Design one mRNA sequence for each group of students. See Figure 4 for examples. All the groups receive a different sequence; therefore, each group translates a different amino acid sequence for their bracelet. The mRNA sequences should contain at least 45 bases, or 15 triplet codes. Make sure that the mRNA sequences are divisible by 3. This ensures that the amino acids will correspond to the nucleotide triplets and a stop codon. Do not forget that translation will not stop coding until a STOP codon is read. Additionally, the mRNA sequence should be long enough for students to understand the process of translation and be able to simulate the process several times. When I did this with my students, I placed a STOP codon sequence in the middle of one or two of the mRNA sequences. This reinforces the idea that polypeptide chains have varying lengths and will assess whether students are able to recognize the STOP codon. Once students reach a stop codon, the polypeptide chain breaks away from the ribosome and folds into the specific protein for which their amino acid sequence coded.
Place students into groups of three and label them Student 1, Student 2, Student 3.
Have the groups meet at the nucleus.
Remind them of the process of transcription. SAY: In the nucleus an mRNA sequence is created from a DNA template. DO: Give each student group a strip of mRNA sequence. SAY: Once transcription is complete the mRNA exits the nucleus and moves into the cytoplasm. DO: Have students move to the cytoplasm and give each group a piece of string. They should tie a large knot on one end of the string. SAY: After the mRNA enters the cytoplasm it meets a ribosome and begins translation. DO: Give each student group one START codon bead (methionine). I use a glow-in-the-dark bead, and the students really like them. Tell them to place it on their string and that translation has now begun.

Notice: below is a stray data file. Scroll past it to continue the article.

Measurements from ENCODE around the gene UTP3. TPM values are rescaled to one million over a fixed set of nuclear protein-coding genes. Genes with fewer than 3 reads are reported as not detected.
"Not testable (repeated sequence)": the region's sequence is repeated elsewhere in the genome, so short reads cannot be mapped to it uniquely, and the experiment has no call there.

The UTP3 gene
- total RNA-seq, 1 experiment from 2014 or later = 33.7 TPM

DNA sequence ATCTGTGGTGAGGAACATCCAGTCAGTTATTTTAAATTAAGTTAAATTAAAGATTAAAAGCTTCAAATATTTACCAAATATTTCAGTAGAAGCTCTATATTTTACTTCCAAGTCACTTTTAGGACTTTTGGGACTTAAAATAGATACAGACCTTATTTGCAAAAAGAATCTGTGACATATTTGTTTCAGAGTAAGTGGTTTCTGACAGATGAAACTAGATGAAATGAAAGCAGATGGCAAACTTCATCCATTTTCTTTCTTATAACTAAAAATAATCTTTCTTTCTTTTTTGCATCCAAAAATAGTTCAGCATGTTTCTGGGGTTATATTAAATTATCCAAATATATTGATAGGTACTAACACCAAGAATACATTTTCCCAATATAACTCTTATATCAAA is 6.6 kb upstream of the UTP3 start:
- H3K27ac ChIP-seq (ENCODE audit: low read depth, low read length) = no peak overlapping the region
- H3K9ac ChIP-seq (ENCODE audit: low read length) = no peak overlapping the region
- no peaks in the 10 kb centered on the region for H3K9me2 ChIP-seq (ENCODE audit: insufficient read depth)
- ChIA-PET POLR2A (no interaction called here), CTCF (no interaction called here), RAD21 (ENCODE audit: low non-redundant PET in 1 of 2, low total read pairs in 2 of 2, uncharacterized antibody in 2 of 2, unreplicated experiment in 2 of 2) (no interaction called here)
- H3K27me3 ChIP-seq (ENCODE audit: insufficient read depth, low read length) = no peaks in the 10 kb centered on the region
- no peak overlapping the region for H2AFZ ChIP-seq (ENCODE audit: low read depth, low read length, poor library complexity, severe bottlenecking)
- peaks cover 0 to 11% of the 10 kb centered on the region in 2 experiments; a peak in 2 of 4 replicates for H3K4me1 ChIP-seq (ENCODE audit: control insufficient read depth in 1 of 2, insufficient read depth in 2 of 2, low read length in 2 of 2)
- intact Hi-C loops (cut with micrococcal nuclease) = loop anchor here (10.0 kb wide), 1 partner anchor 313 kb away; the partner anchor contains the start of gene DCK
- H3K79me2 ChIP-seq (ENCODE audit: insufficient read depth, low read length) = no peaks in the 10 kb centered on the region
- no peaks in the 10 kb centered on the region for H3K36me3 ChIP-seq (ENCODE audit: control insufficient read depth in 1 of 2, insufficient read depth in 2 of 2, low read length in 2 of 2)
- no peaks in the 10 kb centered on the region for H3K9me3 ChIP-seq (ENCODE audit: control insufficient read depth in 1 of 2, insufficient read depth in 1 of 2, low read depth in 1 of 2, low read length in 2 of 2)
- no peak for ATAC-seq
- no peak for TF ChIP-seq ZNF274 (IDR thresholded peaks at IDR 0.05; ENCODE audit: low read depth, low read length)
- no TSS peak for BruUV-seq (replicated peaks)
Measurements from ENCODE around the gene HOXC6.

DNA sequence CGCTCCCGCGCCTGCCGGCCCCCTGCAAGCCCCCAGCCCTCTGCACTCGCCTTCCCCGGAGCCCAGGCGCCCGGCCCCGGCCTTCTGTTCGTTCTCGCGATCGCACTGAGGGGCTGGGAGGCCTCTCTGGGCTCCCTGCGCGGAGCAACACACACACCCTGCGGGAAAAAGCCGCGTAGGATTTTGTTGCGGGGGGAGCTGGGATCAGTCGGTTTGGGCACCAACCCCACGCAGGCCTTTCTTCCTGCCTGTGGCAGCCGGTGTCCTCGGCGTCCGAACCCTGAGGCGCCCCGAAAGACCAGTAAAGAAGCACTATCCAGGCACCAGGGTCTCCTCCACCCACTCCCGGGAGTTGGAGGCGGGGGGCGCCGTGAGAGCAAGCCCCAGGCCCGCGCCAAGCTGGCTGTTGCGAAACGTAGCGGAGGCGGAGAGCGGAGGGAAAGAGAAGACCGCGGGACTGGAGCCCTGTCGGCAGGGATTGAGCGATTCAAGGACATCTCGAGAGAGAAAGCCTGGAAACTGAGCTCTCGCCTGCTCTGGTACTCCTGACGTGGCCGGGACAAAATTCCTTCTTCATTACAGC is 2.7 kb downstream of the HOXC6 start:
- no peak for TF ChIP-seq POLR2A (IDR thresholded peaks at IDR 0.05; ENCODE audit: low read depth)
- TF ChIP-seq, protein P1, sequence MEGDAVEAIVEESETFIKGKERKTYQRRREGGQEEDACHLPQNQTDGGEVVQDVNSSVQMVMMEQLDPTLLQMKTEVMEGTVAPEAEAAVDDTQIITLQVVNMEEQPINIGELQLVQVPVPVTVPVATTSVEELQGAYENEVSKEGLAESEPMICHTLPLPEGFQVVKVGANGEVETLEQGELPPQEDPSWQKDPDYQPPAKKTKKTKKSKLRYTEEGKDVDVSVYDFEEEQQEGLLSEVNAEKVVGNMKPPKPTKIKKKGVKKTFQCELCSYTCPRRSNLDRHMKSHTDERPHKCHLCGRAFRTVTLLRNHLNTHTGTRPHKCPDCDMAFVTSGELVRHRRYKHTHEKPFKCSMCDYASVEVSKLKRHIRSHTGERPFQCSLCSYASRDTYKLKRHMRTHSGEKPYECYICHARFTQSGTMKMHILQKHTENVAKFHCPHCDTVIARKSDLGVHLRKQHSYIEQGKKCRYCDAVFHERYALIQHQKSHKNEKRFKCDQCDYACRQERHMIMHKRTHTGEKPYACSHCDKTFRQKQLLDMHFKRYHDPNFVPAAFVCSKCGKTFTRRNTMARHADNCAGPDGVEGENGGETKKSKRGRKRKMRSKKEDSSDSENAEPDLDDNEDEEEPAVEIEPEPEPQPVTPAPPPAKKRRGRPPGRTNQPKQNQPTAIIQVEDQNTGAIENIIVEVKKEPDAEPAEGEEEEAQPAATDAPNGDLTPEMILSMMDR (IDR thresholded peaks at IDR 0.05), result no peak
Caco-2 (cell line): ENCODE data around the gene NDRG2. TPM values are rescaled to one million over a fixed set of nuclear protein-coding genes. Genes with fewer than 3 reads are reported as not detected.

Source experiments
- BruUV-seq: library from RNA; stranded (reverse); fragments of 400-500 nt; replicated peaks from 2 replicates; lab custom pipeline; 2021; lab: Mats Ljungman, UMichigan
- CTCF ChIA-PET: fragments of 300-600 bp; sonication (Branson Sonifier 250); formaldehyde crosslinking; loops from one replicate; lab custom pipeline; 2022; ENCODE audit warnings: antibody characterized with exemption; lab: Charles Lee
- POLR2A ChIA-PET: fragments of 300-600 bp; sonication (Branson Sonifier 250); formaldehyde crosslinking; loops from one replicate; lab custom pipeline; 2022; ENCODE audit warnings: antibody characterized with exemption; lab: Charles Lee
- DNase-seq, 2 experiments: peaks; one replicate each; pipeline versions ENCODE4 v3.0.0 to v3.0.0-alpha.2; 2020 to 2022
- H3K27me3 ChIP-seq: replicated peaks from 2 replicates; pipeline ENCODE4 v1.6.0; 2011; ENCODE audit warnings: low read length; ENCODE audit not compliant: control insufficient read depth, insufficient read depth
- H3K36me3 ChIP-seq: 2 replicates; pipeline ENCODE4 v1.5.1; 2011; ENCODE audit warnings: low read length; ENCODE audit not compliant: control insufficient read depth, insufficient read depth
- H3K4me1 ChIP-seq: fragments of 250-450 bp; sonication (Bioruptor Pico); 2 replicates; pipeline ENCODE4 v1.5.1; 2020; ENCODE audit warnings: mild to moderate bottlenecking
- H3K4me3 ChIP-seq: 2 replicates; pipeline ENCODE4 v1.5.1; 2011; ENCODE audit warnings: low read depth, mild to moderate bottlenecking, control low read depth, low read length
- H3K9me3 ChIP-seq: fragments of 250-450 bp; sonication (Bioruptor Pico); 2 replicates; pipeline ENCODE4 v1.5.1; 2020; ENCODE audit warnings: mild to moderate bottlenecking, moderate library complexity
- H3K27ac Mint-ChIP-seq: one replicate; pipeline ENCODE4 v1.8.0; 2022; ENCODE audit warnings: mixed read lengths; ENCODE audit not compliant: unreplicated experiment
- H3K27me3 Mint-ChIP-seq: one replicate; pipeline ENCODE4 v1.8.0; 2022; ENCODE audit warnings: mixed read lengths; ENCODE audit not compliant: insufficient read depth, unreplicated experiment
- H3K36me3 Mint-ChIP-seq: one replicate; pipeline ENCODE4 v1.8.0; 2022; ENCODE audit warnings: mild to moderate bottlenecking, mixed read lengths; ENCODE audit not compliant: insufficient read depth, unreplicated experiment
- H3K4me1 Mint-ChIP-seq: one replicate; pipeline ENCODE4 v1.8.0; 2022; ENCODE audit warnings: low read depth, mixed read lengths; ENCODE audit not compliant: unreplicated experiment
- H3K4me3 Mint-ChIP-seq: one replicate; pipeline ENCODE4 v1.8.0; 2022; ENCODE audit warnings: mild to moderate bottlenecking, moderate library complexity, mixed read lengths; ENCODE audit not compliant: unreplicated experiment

Student 1 stays in the cytoplasm.
Students 2 and 3 take the string with the START codon (methionine) and the mRNA sequence and move to the A Site.
At the A Site, Students 2 and 3 will find 21 different beads and a genetic code/bead chart (see materials). When the students arrive at the A Site, they translate the first three bases of their mRNA sequence and find the first corresponding amino acid. NOTE: Students should translate only one codon at a time.
After translating the three base pairs into an amino acid, Students 2 and 3 identify the correct bead and place it on their string. The bead represents the first amino acid of the growing polypeptide chain.
After adding the bead, Student 2 goes to the P Site with the string of beads and waits. Remind students that the P Site is the site where the growing polypeptide chain is made. Therefore, the string of beads will not leave the P Site during translation.